I have posted an updated chart for the returns of the S&P 500 Index during the period between 1926-2015.

Friday, November 14, 2008

Some Members of Congress Are Considering Eliminating 401(k) Plans

I was reading the most recent issue of Forbes magazine today (dated November 24, 2008) and saw a blurb by one of the columnists who claimed that some members of Congress are considering legislation that would abolish 401k plans. I assumed that was probably mere hyperbole. However, I did some Internet searching and discovered that it is true!

High ranking democrats in the House of Representatives are exploring the possibility of eliminating $80 billion in "tax breaks" on 401(k) plans. Eliminating such tax breaks would mean that money investing in 401(k) plans would no longer be pre-tax. It's a bit of a misnomer to call these "tax" breaks, in my opinion, seeing as how money invested in 401(k) plans is eventually taxed when it is withdrawn from the plan. Accordingly, money invested in 401(k) plans is merely tax-deferred - it's not as though the money is just never taxed at all.

House Education and Labor Committee Chairman George Miller, D-California, and Rep. Jim McDermott, D-Washington, chairman of the House Ways and Means Committee’s Subcommittee on Income Security and Family Support, are apparently pushing to remove the tax-deferral status of 401(k) plans and would like to implement a new system of guaranteed retirement accounts to which all workers would be required to contribute.

Teresa Ghilarducci, a professor of economic-policy analysis at the New School for Social Research in New York, has drafted a plan that is being considered by Miller and McDermott, among others. Under Ghilarducci's plan, all workers would receive a $600 annual inflation-adjusted subsidy from the U.S. government but would be required to invest 5% of their pay into a guaranteed retirement account administered by the Social Security Administration. The money in turn would be invested in special government bonds that would a pay 3% a year, adjusted for inflation.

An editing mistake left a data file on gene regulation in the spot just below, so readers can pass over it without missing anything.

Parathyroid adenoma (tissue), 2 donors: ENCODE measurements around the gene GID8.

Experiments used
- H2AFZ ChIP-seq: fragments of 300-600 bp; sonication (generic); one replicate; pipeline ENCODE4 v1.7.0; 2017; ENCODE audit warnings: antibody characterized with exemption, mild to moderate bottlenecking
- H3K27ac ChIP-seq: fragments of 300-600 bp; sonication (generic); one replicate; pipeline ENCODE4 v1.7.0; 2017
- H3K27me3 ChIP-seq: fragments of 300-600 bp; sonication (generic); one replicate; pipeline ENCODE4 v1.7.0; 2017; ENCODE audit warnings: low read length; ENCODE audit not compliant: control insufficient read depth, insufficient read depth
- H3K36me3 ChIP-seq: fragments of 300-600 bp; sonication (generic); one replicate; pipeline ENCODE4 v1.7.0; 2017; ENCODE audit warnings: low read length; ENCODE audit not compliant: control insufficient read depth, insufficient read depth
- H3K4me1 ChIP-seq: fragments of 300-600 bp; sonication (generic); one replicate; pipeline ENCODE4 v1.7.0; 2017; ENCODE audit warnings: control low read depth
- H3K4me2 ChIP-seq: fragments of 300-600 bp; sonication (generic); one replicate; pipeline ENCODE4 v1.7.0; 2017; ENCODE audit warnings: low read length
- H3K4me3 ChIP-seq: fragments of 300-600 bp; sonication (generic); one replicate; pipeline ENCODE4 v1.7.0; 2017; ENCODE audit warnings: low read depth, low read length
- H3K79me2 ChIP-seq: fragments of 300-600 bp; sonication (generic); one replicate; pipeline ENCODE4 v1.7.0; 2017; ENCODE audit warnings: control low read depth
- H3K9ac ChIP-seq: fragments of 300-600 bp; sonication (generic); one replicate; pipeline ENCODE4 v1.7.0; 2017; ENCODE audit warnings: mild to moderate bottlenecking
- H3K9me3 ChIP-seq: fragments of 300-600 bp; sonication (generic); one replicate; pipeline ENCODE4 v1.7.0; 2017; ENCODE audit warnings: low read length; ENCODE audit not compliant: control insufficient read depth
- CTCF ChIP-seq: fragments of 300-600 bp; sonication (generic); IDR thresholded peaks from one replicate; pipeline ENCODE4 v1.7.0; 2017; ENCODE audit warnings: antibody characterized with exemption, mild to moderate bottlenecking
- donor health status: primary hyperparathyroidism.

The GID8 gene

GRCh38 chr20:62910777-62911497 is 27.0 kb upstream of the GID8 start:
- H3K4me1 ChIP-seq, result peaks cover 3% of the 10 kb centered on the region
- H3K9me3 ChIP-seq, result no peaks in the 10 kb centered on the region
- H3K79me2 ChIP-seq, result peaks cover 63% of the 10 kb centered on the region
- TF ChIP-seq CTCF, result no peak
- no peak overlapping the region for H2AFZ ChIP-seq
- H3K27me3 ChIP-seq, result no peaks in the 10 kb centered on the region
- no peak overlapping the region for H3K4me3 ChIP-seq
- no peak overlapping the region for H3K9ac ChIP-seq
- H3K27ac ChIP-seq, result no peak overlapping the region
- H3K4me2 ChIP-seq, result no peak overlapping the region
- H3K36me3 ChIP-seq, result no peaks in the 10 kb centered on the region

I realize that the stock market returns over the past decade have been pathetic, but locking everyone into a plan that only returns 3 percent a year and forcing everyone to invest 5% of their salaries in it is ridiculous! Since 1926, the U.S. stock market has returned an average of close to 10% per year, or around 7% in real terms when accounting for inflation. Forcing a 25 year-old worker, for example, to pay into such a system for the next 40+ years with such low returns seems like a complete waste of financial resources.

This would be a dramatic expansion of the current Social Security system. It is obvious that the current Social Security system has major problems and may at some point in the near future run out of money. Expanding such a pension-type of welfare system would be one of the stupidest things that the morons running Congress could possibly do. I really hope that this plan doesn't get much support in Congress and it it does, I hope that the new president Obama has the wise judgment to reject such a wasteful and expensive plan.